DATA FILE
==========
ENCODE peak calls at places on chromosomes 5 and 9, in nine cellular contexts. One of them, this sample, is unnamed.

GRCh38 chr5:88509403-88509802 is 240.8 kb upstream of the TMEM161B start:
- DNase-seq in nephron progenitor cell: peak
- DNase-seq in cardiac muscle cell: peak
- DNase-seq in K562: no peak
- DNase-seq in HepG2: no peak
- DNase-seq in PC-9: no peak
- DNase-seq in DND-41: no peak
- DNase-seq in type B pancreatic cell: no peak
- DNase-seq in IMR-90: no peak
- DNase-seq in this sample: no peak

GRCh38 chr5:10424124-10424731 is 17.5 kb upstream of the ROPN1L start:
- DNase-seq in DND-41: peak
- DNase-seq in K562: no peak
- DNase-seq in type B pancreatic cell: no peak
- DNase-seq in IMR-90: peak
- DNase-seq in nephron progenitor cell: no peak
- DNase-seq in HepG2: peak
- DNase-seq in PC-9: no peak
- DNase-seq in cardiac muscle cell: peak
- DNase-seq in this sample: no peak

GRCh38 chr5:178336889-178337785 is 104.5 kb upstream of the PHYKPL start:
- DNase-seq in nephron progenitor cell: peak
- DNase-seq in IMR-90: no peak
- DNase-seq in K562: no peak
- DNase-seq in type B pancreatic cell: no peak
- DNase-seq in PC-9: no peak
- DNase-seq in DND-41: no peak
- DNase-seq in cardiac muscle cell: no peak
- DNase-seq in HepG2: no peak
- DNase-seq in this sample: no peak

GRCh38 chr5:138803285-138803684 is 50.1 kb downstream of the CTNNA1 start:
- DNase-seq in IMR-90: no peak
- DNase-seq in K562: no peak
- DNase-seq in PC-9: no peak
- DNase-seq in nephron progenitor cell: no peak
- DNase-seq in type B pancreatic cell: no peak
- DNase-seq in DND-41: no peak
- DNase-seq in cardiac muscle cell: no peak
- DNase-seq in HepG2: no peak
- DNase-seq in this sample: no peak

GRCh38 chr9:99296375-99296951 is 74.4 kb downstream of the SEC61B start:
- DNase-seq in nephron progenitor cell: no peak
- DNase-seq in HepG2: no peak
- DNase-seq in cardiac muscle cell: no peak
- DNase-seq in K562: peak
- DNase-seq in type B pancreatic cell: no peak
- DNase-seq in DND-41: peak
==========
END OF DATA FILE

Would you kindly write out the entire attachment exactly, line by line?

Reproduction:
ENCODE peak calls at places on chromosomes 5 and 9, in nine cellular contexts. One of them, this sample, is unnamed.

GRCh38 chr5:88509403-88509802 is 240.8 kb upstream of the TMEM161B start:
- DNase-seq in nephron progenitor cell: peak
- DNase-seq in cardiac muscle cell: peak
- DNase-seq in K562: no peak
- DNase-seq in HepG2: no peak
- DNase-seq in PC-9: no peak
- DNase-seq in DND-41: no peak
- DNase-seq in type B pancreatic cell: no peak
- DNase-seq in IMR-90: no peak
- DNase-seq in this sample: no peak

GRCh38 chr5:10424124-10424731 is 17.5 kb upstream of the ROPN1L start:
- DNase-seq in DND-41: peak
- DNase-seq in K562: no peak
- DNase-seq in type B pancreatic cell: no peak
- DNase-seq in IMR-90: peak
- DNase-seq in nephron progenitor cell: no peak
- DNase-seq in HepG2: peak
- DNase-seq in PC-9: no peak
- DNase-seq in cardiac muscle cell: peak
- DNase-seq in this sample: no peak

GRCh38 chr5:178336889-178337785 is 104.5 kb upstream of the PHYKPL start:
- DNase-seq in nephron progenitor cell: peak
- DNase-seq in IMR-90: no peak
- DNase-seq in K562: no peak
- DNase-seq in type B pancreatic cell: no peak
- DNase-seq in PC-9: no peak
- DNase-seq in DND-41: no peak
- DNase-seq in cardiac muscle cell: no peak
- DNase-seq in HepG2: no peak
- DNase-seq in this sample: no peak

GRCh38 chr5:138803285-138803684 is 50.1 kb downstream of the CTNNA1 start:
- DNase-seq in IMR-90: no peak
- DNase-seq in K562: no peak
- DNase-seq in PC-9: no peak
- DNase-seq in nephron progenitor cell: no peak
- DNase-seq in type B pancreatic cell: no peak
- DNase-seq in DND-41: no peak
- DNase-seq in cardiac muscle cell: no peak
- DNase-seq in HepG2: no peak
- DNase-seq in this sample: no peak

GRCh38 chr9:99296375-99296951 is 74.4 kb downstream of the SEC61B start:
- DNase-seq in nephron progenitor cell: no peak
- DNase-seq in HepG2: no peak
- DNase-seq in cardiac muscle cell: no peak
- DNase-seq in K562: peak
- DNase-seq in type B pancreatic cell: no peak
- DNase-seq in DND-41: peak